GET YOUR ARMS AND BODY WORKING RIGHT PITCH SHOTS, ESPECIALLY short pitches, create anxiety. When anxiety kicks in you tense up; the body can overwork and the club will underwork for the distance you want to send the ball. Imagine if you were throwing a ball. The arm would naturally move freely and without any tension. Start by throwing a ball a short distance, then medium, then long. You’ll instantly start to swing the arm back further. What’s happening is the body is responding to the movement. This will help you understand that when you want to hit the ball further it’s not just the club that’s travelling further but everything else is moving in harmony with it. 1. Start with a ball in your throwing hand. Take up your golf posture. 2. Stay in the golf posture and swing your arm back, keeping the weight over your left foot. 3. Release the ball to your target.




Your release point will change depending on the flight you want to hit, another key part of pitching technique.

As you take the arm back, notice how the rest of the body responds more and more as it moves further back in the swing.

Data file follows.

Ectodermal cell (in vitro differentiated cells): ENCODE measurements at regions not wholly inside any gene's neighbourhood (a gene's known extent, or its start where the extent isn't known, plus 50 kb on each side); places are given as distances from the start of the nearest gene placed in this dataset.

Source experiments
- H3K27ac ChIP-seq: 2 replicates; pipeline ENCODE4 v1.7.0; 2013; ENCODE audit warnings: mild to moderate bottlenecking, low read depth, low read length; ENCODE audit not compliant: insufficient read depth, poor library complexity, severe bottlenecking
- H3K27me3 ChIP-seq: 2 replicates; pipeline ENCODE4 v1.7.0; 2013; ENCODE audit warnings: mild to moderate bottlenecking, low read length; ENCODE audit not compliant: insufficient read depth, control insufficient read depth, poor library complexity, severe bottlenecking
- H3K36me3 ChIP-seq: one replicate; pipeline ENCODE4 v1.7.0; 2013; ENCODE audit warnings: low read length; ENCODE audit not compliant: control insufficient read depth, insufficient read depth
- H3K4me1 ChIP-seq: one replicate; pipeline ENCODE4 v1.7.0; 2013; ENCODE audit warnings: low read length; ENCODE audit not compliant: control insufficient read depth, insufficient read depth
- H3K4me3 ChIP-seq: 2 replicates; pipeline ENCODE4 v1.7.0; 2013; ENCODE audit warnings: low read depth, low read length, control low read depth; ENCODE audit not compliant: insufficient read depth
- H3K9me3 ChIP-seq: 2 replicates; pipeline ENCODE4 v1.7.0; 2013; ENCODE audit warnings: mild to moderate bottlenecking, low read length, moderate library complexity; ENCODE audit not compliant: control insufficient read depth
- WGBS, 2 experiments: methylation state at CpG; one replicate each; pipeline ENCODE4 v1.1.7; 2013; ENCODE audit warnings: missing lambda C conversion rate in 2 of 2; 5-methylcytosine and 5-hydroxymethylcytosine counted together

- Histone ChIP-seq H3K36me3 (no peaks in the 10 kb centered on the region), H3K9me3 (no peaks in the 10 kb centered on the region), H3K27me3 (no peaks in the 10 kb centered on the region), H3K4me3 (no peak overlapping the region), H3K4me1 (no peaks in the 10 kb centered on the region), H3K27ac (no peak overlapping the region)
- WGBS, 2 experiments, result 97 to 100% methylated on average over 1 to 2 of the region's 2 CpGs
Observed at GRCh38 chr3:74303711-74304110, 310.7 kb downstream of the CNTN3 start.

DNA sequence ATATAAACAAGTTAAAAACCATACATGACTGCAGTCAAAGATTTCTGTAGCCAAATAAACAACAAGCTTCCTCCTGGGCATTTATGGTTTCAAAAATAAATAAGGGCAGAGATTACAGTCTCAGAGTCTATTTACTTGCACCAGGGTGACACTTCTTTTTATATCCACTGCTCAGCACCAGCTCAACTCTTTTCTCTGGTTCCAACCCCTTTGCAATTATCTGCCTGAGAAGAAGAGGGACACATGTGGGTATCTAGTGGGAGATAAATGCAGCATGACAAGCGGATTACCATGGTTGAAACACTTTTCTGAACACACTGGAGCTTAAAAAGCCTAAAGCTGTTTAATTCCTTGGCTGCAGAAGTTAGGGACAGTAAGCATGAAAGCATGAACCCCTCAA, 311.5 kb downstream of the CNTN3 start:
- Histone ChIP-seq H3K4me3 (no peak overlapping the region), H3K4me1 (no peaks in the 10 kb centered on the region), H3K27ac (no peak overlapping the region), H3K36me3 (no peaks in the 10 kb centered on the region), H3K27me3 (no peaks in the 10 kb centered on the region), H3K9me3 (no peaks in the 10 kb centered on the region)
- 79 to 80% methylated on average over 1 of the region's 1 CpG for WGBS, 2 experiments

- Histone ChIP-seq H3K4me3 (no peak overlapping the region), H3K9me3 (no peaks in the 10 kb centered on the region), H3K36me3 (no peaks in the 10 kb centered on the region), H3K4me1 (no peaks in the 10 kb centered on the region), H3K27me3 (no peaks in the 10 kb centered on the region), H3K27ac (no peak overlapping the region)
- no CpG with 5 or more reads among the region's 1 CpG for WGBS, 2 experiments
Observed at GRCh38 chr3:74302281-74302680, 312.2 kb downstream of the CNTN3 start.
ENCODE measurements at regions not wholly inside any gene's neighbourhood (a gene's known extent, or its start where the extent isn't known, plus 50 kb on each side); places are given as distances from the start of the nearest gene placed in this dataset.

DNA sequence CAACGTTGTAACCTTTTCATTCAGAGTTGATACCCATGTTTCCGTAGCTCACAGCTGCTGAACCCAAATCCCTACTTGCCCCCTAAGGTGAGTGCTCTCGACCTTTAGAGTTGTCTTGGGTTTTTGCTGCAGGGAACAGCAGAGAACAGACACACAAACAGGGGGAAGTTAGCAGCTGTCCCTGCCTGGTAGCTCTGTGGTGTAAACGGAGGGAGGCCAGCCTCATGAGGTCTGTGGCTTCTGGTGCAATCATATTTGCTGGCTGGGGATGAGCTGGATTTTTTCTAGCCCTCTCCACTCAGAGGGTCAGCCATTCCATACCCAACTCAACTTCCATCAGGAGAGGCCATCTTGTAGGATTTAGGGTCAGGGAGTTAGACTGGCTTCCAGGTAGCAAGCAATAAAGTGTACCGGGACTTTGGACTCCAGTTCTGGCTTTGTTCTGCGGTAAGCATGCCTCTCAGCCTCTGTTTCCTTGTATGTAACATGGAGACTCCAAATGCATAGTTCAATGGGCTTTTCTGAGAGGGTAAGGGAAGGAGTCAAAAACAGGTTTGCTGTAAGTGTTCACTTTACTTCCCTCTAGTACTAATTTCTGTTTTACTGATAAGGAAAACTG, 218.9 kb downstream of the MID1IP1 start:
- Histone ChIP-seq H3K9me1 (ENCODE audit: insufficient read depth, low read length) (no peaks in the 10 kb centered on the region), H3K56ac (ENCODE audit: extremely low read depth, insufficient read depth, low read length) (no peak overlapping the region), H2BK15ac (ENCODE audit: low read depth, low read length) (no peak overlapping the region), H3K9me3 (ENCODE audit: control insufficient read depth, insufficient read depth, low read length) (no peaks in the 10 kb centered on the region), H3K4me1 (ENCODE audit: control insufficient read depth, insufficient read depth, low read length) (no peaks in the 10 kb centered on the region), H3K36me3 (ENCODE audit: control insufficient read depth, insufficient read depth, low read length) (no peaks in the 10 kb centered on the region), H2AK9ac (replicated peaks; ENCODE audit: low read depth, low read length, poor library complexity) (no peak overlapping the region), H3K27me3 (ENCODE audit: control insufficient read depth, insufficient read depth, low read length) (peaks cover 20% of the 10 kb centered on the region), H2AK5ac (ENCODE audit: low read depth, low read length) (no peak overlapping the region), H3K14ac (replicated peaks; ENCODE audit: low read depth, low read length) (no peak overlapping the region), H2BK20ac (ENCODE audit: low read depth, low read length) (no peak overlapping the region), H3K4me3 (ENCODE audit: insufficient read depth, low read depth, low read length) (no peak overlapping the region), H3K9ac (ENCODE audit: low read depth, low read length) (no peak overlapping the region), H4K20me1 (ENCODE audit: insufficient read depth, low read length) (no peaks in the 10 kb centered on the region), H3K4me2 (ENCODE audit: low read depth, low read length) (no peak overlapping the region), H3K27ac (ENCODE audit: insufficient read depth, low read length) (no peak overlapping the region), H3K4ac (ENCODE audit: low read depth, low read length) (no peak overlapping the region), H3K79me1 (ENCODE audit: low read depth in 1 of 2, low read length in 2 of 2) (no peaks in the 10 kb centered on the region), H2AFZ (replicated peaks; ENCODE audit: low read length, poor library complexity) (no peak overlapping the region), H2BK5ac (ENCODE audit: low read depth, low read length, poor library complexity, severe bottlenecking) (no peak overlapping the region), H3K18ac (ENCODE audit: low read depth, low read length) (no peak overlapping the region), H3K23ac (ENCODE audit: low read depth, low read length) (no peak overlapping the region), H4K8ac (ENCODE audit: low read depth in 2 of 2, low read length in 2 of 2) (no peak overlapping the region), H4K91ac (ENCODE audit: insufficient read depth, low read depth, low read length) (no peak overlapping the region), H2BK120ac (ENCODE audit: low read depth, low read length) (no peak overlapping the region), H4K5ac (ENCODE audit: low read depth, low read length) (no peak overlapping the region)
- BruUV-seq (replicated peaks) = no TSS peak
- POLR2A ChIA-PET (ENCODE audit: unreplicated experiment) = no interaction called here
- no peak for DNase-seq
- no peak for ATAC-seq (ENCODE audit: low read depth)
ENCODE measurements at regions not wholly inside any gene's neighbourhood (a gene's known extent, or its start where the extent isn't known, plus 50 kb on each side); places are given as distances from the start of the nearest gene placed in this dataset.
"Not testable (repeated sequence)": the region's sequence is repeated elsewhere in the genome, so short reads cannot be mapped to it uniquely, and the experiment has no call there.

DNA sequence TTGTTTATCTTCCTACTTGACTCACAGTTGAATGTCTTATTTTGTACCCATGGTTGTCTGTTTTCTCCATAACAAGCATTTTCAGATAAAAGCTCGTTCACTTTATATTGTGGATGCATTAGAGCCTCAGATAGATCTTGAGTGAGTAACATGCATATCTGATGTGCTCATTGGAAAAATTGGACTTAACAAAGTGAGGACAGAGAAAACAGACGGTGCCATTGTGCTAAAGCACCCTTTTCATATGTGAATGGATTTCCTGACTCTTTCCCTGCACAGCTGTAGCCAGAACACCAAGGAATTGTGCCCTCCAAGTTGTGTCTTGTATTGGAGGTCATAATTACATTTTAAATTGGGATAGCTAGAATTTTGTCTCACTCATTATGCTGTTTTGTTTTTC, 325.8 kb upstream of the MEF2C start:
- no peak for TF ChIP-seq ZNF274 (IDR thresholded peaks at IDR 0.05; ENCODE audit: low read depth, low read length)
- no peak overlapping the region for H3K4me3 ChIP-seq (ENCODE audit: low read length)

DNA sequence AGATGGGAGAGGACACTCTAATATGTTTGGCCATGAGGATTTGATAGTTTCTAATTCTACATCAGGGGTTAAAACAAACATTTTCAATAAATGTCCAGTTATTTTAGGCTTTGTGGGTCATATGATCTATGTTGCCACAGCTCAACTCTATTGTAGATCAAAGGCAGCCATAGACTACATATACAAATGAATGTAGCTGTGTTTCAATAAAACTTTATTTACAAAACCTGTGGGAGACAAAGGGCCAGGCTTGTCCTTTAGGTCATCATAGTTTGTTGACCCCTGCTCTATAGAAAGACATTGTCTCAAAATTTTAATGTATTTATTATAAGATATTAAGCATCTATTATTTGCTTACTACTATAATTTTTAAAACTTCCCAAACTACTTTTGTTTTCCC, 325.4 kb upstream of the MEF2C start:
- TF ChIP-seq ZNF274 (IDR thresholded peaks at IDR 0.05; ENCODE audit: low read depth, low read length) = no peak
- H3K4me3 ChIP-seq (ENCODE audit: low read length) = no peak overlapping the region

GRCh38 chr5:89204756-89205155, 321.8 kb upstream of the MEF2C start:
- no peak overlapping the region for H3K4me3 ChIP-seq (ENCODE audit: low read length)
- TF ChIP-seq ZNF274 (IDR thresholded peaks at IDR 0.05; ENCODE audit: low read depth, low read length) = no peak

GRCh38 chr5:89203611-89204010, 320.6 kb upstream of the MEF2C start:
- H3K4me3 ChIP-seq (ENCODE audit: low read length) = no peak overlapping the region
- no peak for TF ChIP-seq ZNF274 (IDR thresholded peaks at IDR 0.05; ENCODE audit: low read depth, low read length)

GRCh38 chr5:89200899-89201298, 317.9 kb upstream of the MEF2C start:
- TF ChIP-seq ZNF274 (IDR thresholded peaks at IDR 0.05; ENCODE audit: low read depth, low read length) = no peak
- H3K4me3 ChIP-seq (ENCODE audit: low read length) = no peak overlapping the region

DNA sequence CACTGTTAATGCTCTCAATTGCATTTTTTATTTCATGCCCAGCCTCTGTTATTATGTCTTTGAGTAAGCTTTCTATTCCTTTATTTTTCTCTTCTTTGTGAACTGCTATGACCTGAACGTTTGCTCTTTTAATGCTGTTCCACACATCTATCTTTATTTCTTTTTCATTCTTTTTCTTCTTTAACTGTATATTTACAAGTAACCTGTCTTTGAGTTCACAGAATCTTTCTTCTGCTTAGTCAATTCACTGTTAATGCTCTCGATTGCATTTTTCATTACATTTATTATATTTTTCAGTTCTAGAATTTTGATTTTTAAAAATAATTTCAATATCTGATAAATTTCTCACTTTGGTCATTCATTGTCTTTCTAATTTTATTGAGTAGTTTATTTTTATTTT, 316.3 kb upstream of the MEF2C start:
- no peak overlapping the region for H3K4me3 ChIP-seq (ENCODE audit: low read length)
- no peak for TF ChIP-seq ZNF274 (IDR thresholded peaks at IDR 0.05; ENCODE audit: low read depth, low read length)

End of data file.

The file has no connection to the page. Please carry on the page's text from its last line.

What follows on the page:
Take note of how your arm is free of tension before you throw the ball. This is the feeling you want when you set up to a pitch.






throwing a ball is to make some onehanded swings to a tennis ball. This is a great practice drill because the club feels much heavier, which means you can’t directly control it as much and you tend to give in and just let the club swing. What you’ll find is that the wrist, elbow, chest and torso are responding to how the club is moving, and so the club swings on the correct plane. You’ll gain important acceleration by using the weight of the clubhead more than the body. Using a larger ball again helps to take away any tension from the motion but you can use a golf ball as you get better. 1. Address the ball as normal then take your top hand off the club. 2. Swing the club back with one hand keeping your weight over your left foot. 3. Allow the weight of the clubhead to control the downswing, striking the ball with a shallow angle of attack.

Set the shaft with a slight forward lean and with the sternum ahead of the ball and the weight favouring the lead foot.

Allow the trail wrist to hinge to set the club on plane. Feel the handle leads to initiate the downswing and into impact.

One-handed swings encourage the club to approach the ball shallower, which helps use the club's bounce correctly.



still counting strokes Olympic rowing hero Sir Matthew Pinsent has swapped oars for irons and now relishes his prominent role at iconic Bucks club Stoke Park